seems to suggest that this undervaluation is diminishing.
Finally, the set of PITCHER, CATCHER, and OUTFIELDER attempts to measure the impact of relative risk aversion on players' behavior in the arbitration process. These are dichotomous variables that equal one for the selected group and zero for the rest of the field. In examining the OUTFIELDER row first, it can be seen that the risk variable implies that outfielders make more conservative salary demands in arbitration. This suggests that there is a greater risk of performance deteriorating or career-ending injury in this position. The difficulty with this interpretation is that pitchers and catchers are more frequently injured, compared to outfielders and infielders. However, the coefficients on these variables are insignificant. This result implies that pitchers and catchers are not significantly different from infielders. 5 One possible explanation for this is that the data set includes only those players who went through the arbitration process. It may be that players in risky positions tend to settle before arbitration in order to secure longer-term contracts that would help mitigate some of their risk.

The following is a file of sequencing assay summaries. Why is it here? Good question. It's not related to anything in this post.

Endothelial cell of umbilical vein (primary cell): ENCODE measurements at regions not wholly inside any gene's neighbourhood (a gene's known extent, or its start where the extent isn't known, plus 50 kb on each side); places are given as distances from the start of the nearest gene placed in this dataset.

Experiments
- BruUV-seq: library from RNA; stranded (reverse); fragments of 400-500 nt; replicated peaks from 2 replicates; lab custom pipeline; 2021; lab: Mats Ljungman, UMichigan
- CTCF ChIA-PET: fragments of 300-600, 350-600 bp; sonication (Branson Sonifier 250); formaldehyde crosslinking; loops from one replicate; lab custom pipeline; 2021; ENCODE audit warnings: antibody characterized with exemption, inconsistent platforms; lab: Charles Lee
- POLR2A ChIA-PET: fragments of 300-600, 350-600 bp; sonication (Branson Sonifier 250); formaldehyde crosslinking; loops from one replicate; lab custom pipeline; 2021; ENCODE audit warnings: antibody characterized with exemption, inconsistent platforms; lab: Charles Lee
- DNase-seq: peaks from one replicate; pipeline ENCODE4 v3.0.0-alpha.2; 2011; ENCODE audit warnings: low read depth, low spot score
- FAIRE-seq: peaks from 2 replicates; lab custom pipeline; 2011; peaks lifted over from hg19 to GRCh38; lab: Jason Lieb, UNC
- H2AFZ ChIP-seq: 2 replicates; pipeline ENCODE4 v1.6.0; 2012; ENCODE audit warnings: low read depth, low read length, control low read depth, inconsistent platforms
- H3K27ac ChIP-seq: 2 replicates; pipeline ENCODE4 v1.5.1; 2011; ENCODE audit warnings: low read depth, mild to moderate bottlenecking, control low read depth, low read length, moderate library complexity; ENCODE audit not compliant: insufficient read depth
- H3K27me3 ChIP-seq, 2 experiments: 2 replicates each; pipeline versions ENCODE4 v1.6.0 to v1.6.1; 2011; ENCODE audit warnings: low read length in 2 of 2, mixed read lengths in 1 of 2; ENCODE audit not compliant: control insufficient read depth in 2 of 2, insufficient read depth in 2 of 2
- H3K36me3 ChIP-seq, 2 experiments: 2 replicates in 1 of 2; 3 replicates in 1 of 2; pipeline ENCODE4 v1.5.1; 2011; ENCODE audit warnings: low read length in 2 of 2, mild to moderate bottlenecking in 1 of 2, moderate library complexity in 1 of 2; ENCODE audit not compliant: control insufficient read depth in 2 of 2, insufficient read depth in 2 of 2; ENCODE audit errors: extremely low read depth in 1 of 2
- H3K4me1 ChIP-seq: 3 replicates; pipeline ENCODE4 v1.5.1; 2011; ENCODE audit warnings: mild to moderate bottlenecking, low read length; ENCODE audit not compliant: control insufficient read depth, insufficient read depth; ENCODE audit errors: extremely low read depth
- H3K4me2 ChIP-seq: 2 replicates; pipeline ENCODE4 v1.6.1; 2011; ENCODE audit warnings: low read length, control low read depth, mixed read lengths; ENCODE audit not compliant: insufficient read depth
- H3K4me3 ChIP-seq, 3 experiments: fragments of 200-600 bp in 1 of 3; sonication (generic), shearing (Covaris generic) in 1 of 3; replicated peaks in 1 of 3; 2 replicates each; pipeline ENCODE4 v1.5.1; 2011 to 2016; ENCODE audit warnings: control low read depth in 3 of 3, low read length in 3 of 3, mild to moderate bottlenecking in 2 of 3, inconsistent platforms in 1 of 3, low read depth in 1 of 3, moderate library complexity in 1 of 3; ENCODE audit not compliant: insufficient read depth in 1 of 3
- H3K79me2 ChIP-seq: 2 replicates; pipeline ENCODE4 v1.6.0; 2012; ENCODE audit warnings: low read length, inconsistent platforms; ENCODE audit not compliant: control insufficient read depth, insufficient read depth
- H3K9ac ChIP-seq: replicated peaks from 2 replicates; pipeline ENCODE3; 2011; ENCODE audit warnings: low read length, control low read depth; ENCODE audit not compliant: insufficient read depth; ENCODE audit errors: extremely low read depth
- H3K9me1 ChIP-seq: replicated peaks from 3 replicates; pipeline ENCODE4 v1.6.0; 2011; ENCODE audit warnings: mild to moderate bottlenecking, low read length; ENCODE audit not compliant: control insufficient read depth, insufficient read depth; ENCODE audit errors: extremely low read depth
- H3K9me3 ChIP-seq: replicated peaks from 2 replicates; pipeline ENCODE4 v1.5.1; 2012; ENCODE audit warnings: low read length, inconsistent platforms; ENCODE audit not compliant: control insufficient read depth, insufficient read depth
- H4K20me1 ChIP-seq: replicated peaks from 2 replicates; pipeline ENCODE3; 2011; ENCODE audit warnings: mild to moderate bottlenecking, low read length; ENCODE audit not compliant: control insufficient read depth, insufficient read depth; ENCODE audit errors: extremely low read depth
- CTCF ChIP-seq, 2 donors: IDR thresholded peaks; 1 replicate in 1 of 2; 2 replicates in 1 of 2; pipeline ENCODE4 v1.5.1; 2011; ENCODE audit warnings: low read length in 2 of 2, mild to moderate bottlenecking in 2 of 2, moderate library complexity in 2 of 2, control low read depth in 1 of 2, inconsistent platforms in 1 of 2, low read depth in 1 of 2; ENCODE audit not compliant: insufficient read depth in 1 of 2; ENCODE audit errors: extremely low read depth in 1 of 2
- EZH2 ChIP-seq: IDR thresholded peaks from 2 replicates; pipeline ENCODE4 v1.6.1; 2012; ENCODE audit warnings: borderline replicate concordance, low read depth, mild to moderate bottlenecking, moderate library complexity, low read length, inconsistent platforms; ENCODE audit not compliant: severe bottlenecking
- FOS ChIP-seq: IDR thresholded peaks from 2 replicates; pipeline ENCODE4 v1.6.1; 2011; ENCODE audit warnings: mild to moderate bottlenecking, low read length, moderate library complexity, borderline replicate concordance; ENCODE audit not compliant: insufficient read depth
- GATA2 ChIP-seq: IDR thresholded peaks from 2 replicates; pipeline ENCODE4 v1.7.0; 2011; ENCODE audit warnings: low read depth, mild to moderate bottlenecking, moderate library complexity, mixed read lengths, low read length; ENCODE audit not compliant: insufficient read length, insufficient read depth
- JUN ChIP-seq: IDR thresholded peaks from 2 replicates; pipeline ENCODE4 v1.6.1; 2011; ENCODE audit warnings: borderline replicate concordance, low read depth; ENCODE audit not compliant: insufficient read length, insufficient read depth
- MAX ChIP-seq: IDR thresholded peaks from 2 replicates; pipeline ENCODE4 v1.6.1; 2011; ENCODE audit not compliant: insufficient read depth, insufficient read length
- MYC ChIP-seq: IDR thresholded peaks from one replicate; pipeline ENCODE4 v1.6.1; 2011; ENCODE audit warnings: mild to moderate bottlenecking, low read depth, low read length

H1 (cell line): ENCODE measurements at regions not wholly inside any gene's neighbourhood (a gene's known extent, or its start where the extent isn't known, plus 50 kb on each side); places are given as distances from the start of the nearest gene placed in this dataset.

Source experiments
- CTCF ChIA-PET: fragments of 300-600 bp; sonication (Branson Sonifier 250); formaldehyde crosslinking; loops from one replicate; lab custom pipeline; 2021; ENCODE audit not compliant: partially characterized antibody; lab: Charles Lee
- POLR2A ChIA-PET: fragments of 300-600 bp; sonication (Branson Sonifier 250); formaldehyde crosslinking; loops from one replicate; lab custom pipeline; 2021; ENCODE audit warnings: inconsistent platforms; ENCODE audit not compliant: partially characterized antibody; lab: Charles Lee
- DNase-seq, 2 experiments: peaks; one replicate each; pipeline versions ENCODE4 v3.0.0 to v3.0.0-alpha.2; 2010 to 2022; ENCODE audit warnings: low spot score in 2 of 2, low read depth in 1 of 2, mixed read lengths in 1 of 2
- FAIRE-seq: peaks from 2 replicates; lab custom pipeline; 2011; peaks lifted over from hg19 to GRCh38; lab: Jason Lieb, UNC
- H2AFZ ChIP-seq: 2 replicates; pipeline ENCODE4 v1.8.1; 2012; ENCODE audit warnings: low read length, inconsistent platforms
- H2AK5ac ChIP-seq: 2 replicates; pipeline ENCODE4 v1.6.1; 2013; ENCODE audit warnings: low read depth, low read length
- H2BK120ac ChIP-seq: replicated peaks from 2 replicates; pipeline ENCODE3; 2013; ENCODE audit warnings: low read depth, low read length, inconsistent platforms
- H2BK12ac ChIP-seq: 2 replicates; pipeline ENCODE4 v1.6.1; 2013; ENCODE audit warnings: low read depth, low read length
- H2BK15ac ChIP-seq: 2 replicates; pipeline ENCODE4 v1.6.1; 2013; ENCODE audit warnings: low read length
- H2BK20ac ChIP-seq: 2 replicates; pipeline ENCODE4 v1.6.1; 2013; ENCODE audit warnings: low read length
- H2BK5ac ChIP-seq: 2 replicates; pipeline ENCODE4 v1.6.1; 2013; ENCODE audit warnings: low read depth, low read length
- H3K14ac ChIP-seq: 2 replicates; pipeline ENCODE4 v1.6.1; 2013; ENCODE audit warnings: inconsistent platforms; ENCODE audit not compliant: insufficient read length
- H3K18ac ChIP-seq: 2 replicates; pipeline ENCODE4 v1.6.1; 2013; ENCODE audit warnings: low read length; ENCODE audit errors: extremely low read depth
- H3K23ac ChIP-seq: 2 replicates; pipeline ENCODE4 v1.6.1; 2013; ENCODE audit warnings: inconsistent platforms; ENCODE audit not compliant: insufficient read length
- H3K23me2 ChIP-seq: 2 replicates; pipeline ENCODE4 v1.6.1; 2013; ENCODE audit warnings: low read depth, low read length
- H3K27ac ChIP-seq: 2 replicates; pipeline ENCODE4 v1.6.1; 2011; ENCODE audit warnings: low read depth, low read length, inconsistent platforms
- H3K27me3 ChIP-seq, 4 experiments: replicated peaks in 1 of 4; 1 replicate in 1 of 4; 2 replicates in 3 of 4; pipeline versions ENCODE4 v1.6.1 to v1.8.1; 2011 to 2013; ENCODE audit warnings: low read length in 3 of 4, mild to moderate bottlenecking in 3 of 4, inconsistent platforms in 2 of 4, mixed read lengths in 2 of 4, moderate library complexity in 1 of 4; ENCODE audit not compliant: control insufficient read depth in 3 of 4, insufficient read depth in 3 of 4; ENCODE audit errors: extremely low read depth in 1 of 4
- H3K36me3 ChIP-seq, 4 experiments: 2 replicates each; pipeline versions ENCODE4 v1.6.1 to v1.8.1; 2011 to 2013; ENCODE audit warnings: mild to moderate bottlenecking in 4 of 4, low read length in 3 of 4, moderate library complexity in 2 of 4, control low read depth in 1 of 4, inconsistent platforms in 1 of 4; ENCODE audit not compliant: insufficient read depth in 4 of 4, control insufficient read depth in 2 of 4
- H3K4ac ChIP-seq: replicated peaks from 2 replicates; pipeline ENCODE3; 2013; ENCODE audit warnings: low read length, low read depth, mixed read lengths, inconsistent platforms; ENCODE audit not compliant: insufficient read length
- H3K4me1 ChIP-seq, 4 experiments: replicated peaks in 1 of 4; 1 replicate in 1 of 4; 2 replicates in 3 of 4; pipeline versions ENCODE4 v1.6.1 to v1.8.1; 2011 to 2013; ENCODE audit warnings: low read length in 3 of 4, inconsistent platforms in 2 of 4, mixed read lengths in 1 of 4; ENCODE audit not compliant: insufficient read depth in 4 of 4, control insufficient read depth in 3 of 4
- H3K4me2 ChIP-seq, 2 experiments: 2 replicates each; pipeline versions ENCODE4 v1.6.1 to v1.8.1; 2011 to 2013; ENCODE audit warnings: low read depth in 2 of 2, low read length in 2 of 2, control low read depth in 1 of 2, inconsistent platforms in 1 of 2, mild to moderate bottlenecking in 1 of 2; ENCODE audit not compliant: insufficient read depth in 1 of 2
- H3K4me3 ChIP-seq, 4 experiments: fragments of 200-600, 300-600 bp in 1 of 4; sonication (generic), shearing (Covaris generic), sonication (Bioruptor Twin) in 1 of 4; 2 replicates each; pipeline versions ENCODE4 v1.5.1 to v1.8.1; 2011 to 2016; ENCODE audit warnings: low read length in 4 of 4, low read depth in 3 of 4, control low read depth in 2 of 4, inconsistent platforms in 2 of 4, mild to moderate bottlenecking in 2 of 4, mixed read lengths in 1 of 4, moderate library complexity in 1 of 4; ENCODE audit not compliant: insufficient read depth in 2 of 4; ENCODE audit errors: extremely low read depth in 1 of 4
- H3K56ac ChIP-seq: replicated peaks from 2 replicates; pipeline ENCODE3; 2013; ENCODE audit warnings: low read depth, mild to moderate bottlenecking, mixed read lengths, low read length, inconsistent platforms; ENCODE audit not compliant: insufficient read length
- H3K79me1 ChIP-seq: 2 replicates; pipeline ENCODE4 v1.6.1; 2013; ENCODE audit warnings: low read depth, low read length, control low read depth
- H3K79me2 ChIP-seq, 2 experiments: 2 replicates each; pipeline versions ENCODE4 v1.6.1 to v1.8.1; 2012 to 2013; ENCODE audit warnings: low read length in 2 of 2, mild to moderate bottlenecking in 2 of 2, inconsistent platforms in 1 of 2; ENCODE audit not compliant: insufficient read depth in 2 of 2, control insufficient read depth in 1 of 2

Results generated by the empirical tests of this chapter provide strong evidence that: (1) players going through major league baseball's salary arbitration procedure for a second time behave differently from first-time entrants by lowering the spread between their final salary offer and the final offer of their team, (2) small market teams increase the spread presumably because these teams value their assets based upon local economic conditions, and (3) collusion among owners had the effect of lowering player expectations due to the apparent lack of free play in the market. These three results are consistent with the findings in Frederick, Kaempfer, and Wobbekind ( 1992).
In addition, we find that players of color and players occupying some injury- prone fielding positions behave differently from other players going through the salary arbitration procedure. This study's foray into the race and ethnicity dimension yielded interesting and somewhat surprising results. We had anticipated that racial discrimination might possibly lead to greater spreads in the salary arbitration process. In fact, spreads among players of color are lower. This finding suggests that nonwhite players seem to systematically undervalue themselves. Our test of this relationship over time implies that the undervaluation is decreasing. Second, it was found that outfielders, occupying an injury- prone fielding position, attempted to mitigate the higher risk of their position by submitting lower bids. However, pitchers and catchers apparently did not, although this may be the result of these players settling before arbitration.